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There doesn’t seem to be a lack of explosive events generating tremendous controversy in the ‘Netsphere. Two weeks ago it was the Kermit Gosnell trial. This past week it’s the Boston Marathon terrorist bombing and the subsequent hunt for the alleged bombers. But that’s not all. The Texas fertilizer plant also generated an explosion of comment, as did federal legislative action taken by Congress intended to further corral the Internet, all in the name of “security.” We begin this week’s column with a look at a video gone viral, while we ask the question, “Is this legal?”

Police perform house-to-house raids in Watertown

Is this a violation of our Constitutional rights? YouTube poster “rambone5″ videotaped his Watertown neighbors as they were being raided by law enforcement searching for the 19-year-old believed to be the second bomber in the Boston Marathon attack. Published on Saturday, April 20, rambone5′s video was accompanied with the following note, which included a link to a corresponding FaceBook page titled: “Police State USA: Land of the Checkpoints”

WATERTOWN, MASS. – On Friday, April 19, 2013, during a manhunt for a bombing suspect, police and federal agents spent the day storming people’s homes and performing illegal searches. While it was unclear initially if the home searches were voluntary, it is now crystal clear that they were absolutely NOT voluntary. Police were filmed ripping people from their homes at gunpoint, marching the residents out with their hands raised in submission and then storming the homes to perform their illegal searches.

This was part of a larger operation that involved total lockdown of the suburban neighbor to Boston. Roads were barricaded and vehicle traffic was prohibited. A No-Fly Zone was declared over the town. People were “ordered” to stay indoors. Businesses were told not to open. National Guard soldiers helped with the lockdown and were photographed checking IDs of pedestrians on the streets. All the while, police were performing these disgusting house-to-house searches.

The video went from 301 views on Sunday morning to over 11,000 within an hour. Within six hours, the video’s related Facebook post had 5,221 shares and more than 1,200 comments:

Another video titled, “Understanding the Islamic Bombing of the Boston Marathon” produced by Answering Muslims had more than 700 views during its first day up. The video was created as part of the “Why Islam?” campaign in response to the Islamic bombing of the Boston Marathon.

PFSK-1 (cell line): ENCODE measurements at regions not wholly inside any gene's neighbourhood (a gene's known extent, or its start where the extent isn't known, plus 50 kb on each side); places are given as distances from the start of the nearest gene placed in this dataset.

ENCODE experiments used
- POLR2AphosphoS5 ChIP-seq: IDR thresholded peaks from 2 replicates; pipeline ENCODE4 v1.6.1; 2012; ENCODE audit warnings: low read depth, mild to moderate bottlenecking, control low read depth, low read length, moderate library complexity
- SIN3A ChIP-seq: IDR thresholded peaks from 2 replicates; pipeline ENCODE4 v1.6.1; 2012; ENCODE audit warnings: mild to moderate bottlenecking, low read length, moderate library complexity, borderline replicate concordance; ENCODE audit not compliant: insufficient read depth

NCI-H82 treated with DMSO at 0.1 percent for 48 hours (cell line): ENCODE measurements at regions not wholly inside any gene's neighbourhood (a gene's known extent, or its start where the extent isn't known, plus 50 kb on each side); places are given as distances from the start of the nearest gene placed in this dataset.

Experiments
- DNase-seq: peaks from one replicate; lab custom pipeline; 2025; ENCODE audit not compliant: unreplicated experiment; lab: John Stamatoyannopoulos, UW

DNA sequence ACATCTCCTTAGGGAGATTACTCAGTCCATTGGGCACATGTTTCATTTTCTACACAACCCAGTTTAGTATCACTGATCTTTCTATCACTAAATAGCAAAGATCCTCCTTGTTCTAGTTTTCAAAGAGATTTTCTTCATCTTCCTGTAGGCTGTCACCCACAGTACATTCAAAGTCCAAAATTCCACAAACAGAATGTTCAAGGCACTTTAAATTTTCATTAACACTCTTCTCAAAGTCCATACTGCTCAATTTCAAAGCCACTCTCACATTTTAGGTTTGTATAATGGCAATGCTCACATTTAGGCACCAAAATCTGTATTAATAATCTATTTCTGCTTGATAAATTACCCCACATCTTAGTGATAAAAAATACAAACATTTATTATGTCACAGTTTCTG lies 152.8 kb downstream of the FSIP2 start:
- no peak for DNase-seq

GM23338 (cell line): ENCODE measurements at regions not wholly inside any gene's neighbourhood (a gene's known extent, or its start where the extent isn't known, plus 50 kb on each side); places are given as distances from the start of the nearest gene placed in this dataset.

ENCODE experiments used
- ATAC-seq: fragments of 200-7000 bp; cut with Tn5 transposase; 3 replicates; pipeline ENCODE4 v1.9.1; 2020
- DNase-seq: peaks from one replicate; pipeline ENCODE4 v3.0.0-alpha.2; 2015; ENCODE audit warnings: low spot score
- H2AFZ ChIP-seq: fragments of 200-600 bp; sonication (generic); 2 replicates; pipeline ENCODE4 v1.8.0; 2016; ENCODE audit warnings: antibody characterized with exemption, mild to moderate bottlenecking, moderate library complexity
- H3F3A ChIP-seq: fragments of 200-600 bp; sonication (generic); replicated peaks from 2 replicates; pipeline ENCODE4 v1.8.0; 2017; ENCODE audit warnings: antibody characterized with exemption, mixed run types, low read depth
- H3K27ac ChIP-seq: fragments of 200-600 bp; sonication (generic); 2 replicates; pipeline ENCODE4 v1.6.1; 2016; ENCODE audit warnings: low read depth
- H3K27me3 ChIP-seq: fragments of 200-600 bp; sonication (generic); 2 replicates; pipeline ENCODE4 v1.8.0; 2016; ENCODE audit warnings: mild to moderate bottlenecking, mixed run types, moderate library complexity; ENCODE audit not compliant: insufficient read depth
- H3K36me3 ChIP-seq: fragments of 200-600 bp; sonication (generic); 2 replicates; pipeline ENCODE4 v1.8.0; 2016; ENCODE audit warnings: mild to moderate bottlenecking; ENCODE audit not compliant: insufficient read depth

But the video that captured well over 20 million views was this amateur clip taken by a father and his daughter at the very moment a fertilizer plant exploded in West, Texas.

The YouTube video text read:

A resident in the small Texas town, Derrick Hurtt, had parked his car to observe the fire at the plant earlier in the night and was filming the structure as it was engulfed in flames.

Suddenly, something sparked a massive blast, causing flames to shoot into the sky, rocking the family’s car as the terrified father and his 12-year-old daughter Khloey tried to scramble to safety.

“Dad, I can’t hear,” Khloey screamed out in agony after the explosion.

“Get out of here. Please get out of here. Daddy, please get out of here,” the child kept repeating in the terrifying audio.

The video itself can be seen below (Editor’s note: The clip contains an obscenity):

They want to know who you are

While we were transfixed by the explosions in Boston and Texas, the U.S. House passed the controversial CISPA, the The Cyber Intelligence Sharing and Protection Act. Intended to get companies and the government to share info on cyberthreats, the bill passed 288-127 with bipartisan support and 17 abstentions.

Said to violate Fourth Amendment protections, the legislation will next be considered by the Senate. According to ZDNet.com, CISPA will allow companies like Facebook, Twitter, Google and other private sector, tech and telecom companies – including your cell phone service provider – to search personal and sensitive data of average U.S. residents to identify “threat information.”

Also raising alarm bells among Internet freedom watchers, House Intelligence Committee leaders endorsed an amendment making the Department of Homeland Security and the Department of Justice the clearing houses of the digital data exchange.

Proponents of the bill believe it will allow the U.S. government to stop cyberattacks in their tracks. The bill will also amend the National Security Act allowing U.S. intelligence agencies to share classified data with those without clearances, “which could then be shared with other firms and the government without a court-ordered warrant.”

With most of us regularly using social media, many have expressed concern over what CISPA will do to our privacy.

The group “Fight for the Future” is organizing an online privacy protest to make sure that CISPA goes the same route as SOPA and doesn’t become the law that breaks the Fourth Amendment. Only a massive grassroots outcry will stop this bill.

The group is asking online users to share this flyer on social media:

A cacophony of tweets about the Boston bombing

As of this writing, Twitter topic aggregator Twitchy had posted a separate category titled “Boston Marathon Bombing,” of 114 related items, representing hundreds of thousands of individual comments tweeted out by an alert online community.

Sing it! Stand up for America

From one of our WND.com readers comes this YouTube video in which her father – a pastor, musician and writer – collaborated. He’s the one playing the guitar in this song that urges Americans to “stand up” and wipe the tears from the Eagle’s Eyes. Thank you for sharing this with us, Faith Robinson. We need it. And we like it. A lot!

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